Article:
Overclocking my gaming PC

System specs:

  • AMD FX-8310 OEM (stock 3.4/3.7GHz 95W)
  • CoolerMaster Hyper 212 Evo
  • Antec Three Hundred (Original)
  • Anted EarthWatts 650W
  • ADATA Xpg V2 16GB DDR3-1600 CL9-9-9-24
  • ASUS Radeon R9 290 DirectCU II OC
  • Gigabyte GA-970A-DS3P

I just took my first steps into overclocking this system but I haven’t seriously OC’ed anything since the Athlon XP series. I have worked it up to the following specs prime95 stable:

CPU multiplier: Auto -> 20 (4.0GHz)
Turbo multiplier: Auto -> 24 (4.8 GHz!)
VCore: Auto -> +0.075V
LLC: Auto -> “Extreme”

All I can say is wow. That was incredibly easy. I started by disabling all the power / performance features and pushed up to 4.0GHz. Napkin math says the CPU’s TDP should be ~125W at this speed. This is the official supported limit of my motherboard and the VRMs are plenty hot at this speed. After establishing the full load clock I just started increasing the turbo clock and was really surprised that 4.8GHZ was obtained so easily.

At this point the system is 100% Prime95 stable with these clocks and all power management features active.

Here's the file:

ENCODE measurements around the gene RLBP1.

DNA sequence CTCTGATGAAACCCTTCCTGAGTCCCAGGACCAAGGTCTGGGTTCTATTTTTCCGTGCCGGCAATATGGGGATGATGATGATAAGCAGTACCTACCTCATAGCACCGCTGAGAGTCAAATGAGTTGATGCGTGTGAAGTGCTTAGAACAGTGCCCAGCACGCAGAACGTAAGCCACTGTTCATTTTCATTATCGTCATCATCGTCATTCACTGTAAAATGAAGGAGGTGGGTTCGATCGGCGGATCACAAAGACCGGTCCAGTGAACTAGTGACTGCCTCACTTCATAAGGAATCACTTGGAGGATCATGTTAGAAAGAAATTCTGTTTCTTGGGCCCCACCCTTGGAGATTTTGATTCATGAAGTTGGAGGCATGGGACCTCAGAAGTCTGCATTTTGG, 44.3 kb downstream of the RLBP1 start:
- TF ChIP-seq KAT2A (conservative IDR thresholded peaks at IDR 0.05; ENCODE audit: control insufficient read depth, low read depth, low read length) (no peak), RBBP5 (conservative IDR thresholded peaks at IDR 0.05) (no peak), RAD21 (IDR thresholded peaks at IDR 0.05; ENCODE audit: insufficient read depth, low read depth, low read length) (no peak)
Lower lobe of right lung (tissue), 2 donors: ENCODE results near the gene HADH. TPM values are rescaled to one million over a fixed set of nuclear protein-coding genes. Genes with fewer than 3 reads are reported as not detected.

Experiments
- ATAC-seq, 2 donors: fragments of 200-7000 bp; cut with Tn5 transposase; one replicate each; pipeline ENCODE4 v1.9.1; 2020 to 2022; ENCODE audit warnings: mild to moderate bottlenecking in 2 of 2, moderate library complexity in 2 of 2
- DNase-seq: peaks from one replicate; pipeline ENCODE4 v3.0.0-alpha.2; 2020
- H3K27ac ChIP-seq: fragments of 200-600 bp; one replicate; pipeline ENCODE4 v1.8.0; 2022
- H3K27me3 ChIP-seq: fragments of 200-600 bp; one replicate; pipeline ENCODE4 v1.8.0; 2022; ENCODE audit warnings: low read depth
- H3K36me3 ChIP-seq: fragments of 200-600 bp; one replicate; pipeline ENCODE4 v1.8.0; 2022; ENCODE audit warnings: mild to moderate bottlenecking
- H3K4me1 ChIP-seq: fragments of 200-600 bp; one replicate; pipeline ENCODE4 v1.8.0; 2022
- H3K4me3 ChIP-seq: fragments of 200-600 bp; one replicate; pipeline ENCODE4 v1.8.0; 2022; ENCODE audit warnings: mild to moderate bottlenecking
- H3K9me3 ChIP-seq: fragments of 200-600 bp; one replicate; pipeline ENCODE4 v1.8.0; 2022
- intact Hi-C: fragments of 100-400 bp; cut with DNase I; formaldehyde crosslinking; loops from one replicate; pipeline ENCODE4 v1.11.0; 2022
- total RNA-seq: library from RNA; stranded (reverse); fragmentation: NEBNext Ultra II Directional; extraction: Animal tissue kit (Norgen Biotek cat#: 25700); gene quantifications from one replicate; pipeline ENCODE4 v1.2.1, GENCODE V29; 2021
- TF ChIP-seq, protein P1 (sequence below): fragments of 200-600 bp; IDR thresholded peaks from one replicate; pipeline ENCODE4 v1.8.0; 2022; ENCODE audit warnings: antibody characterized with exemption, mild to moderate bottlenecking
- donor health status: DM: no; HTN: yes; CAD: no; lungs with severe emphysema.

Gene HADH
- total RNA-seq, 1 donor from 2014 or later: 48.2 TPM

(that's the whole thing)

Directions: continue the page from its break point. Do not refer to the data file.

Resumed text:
Idle clock

Default clock

Turbo clock!

Voltage & Temperature:

Passmark results:

Passmark comparison

Incredibly happy to see my $110 CPU comparing to a $250 CPU.

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Server upgraded

Long overdue server upgrade, salvaged parts total cost $0!

Old specs:

  • Pentium Dual Core E5400 @ 2.7GHz 65W
  • 4GiB DDR3-1333 Samsung OEM RAM
  • Dell ??? Motherboard
  • NVidia Geforce 310 OEM
  • Western Digital Blue 320GB 7200RPM
  • Dell Vostro 230 Case and PSU

New specs:

  • Intel Core 2 Quad Q8300 @ 2.5GHz 95W
  • 8GiB (4x2GiB) Samsung+Nanya DDR3 @ 1066MHz
  • Gateway (Acer)  EG43M Motherboard
  • Western Digital Blue 320GB 7200RPM
  • Dell Vostro 230 Case and PSU

I’m quite happy. Beyond the obvious benefits of a quad-core CPU while I’m actually doing something like hosting multiple virtual machines, its average load is about 0.06% and it has integrated graphics – that’s a lot of power savings compared to the discrete NVidia GPU used previously.

The previous owner complained of overheating so I had a feel around while the system was running and nearly burnt myself on the north- and south-bridge chips. I salvaged the pictured large north-bridge heatsink from another Acer motherboard and applied it with some Arctic Silver 3. I salvaged the gold south-bridge heatsink from an old AMD motherboard and applied it with some generic white paste. Both heatsinks are now cool to touch.

Cable management is easy when you have no options.


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